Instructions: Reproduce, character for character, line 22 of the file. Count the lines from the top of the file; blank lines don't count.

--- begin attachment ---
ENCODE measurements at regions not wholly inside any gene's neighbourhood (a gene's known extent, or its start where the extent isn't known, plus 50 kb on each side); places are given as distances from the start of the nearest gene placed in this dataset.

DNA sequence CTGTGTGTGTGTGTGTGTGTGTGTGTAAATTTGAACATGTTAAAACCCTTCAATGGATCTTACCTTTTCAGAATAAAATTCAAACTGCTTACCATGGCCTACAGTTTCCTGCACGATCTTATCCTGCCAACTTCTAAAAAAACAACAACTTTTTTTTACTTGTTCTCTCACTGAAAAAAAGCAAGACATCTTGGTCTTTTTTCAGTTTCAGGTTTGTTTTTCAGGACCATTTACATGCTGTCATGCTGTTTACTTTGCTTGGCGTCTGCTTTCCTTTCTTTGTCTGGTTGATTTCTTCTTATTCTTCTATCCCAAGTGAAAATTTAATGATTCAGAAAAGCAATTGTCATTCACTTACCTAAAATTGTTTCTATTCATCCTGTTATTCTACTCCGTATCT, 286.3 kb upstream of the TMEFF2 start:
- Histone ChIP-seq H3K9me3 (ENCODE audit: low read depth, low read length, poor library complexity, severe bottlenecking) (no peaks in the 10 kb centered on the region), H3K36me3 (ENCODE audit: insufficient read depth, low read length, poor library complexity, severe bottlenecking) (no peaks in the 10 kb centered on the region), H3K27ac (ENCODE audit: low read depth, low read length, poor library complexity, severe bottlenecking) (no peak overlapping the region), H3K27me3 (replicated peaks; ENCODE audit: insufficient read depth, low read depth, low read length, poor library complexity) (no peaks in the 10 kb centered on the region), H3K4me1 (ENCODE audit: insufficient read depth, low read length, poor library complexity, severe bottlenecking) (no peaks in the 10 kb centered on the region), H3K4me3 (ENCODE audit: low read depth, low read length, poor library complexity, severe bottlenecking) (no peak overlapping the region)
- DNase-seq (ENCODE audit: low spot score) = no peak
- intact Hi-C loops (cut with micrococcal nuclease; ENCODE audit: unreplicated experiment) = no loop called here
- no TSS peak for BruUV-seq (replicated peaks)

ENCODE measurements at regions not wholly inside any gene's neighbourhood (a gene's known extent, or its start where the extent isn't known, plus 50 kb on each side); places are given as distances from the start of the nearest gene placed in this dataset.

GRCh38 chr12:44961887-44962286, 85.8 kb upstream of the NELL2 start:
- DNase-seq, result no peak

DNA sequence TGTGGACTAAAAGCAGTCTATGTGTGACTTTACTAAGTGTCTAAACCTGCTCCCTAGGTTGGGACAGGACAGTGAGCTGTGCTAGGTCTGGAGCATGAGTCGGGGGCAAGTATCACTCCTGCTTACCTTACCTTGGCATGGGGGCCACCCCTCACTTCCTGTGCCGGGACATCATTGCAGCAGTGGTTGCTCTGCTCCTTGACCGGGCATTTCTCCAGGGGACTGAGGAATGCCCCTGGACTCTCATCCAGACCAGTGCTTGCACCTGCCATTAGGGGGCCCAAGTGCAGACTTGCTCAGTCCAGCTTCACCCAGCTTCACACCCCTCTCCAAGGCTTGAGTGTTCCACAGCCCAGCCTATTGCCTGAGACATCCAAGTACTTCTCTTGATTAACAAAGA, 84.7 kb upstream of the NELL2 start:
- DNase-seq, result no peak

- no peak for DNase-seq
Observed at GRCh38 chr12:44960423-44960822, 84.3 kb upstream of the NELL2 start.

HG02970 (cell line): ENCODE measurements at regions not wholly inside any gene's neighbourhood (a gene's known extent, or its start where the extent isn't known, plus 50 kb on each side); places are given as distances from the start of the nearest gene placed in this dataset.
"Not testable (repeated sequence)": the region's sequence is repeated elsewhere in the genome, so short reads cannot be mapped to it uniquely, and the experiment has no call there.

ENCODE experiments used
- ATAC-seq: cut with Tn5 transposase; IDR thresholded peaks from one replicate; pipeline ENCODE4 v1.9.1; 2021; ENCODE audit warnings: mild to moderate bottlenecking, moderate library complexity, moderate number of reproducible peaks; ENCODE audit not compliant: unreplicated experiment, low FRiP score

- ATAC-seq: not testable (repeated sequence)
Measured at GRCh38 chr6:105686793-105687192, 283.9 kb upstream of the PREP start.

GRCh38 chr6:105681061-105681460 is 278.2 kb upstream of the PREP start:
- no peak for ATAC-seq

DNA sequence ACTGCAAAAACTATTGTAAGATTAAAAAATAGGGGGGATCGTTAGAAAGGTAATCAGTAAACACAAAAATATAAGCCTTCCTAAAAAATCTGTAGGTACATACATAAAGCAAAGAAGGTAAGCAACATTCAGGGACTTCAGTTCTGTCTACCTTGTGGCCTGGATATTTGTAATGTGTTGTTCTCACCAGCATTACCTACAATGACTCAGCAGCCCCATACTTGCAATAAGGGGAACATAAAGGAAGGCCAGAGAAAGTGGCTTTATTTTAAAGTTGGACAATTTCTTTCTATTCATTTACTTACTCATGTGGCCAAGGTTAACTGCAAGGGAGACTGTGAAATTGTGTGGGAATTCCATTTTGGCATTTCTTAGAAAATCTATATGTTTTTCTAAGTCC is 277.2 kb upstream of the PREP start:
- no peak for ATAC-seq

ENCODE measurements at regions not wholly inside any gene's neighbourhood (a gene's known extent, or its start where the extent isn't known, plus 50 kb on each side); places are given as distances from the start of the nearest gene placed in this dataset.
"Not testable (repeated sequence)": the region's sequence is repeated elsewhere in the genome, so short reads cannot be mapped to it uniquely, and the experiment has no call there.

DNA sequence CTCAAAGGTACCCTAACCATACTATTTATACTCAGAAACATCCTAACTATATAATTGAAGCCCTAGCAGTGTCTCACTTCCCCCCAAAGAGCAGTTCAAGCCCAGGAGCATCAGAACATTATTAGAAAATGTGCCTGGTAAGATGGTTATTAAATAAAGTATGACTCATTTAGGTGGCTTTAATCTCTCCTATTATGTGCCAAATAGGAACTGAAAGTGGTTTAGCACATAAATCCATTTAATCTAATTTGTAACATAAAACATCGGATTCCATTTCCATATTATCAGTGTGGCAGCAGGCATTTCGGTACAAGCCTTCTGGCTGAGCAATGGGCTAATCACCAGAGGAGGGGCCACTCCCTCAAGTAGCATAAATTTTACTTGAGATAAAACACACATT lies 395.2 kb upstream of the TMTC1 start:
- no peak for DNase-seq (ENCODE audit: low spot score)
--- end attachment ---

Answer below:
DNA sequence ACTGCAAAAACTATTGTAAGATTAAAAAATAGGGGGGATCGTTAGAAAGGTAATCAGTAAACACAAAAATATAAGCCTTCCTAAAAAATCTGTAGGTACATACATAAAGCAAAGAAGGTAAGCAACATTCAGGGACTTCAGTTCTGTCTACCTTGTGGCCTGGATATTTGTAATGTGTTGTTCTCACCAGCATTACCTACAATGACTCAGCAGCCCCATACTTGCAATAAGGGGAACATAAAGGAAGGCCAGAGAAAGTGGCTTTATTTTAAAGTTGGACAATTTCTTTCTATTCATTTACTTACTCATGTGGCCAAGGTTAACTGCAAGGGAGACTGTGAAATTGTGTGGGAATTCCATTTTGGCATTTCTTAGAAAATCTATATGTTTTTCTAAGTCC is 277.2 kb upstream of the PREP start: